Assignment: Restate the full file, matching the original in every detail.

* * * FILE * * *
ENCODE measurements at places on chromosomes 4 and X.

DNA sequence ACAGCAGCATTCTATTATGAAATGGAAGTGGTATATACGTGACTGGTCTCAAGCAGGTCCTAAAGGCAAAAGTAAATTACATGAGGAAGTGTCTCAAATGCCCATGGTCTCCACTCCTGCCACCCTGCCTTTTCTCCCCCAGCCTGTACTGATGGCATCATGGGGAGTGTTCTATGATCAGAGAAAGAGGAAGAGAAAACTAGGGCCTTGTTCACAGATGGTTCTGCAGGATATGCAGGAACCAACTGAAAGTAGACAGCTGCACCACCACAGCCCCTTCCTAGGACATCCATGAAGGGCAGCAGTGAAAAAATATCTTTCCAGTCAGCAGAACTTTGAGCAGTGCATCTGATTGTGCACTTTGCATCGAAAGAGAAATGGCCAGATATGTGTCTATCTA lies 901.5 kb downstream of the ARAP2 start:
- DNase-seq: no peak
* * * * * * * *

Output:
ENCODE measurements at places on chromosomes 4 and X.

DNA sequence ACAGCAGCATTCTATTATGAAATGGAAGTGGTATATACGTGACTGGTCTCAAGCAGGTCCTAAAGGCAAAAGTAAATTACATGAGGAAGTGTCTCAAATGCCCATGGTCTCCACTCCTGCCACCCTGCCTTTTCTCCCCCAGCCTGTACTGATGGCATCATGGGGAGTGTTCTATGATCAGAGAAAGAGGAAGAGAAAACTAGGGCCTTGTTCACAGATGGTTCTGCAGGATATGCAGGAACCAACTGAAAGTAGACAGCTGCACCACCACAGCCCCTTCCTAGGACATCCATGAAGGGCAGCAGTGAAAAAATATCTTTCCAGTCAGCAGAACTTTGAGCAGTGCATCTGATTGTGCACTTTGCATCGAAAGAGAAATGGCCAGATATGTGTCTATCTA lies 901.5 kb downstream of the ARAP2 start:
- DNase-seq: no peak